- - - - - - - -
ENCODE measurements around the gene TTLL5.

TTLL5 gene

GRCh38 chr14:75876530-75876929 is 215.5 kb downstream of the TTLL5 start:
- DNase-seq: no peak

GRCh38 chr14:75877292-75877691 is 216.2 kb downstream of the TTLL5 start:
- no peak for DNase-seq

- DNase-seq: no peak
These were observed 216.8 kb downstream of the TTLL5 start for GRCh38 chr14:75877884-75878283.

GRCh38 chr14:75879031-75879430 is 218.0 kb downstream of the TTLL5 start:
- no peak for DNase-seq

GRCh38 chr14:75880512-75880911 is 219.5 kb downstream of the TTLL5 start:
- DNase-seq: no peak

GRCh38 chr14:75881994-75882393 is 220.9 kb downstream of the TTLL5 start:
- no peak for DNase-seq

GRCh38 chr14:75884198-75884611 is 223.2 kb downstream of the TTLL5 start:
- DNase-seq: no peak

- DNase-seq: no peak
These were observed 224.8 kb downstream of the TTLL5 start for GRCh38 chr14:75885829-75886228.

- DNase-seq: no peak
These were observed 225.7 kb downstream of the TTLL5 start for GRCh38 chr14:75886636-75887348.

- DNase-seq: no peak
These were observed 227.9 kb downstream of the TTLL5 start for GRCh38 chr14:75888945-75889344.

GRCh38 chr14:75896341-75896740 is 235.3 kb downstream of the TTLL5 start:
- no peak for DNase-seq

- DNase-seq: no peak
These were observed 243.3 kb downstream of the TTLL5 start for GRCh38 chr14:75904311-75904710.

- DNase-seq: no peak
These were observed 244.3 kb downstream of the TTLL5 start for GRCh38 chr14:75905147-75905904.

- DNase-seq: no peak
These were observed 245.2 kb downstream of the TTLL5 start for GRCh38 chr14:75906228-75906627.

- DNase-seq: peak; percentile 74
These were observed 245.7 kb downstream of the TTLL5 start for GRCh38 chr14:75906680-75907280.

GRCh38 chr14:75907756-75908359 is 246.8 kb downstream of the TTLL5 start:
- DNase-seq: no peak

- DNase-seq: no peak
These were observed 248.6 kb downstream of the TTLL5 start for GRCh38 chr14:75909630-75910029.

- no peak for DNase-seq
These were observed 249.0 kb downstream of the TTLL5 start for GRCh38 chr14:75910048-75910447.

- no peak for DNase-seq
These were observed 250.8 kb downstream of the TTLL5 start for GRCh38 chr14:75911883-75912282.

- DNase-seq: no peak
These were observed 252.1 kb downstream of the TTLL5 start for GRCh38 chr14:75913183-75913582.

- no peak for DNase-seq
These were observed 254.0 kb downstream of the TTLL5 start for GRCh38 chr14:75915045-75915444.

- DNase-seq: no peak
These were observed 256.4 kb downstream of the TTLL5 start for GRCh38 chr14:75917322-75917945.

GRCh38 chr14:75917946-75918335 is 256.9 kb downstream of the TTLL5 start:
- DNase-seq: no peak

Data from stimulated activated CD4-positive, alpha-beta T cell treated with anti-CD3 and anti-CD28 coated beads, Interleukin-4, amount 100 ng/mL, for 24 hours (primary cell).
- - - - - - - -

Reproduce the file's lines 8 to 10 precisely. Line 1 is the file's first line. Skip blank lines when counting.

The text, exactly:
These were observed 216.8 kb downstream of the TTLL5 start for GRCh38 chr14:75877884-75878283.

GRCh38 chr14:75879031-75879430 is 218.0 kb downstream of the TTLL5 start:
- no peak for DNase-seq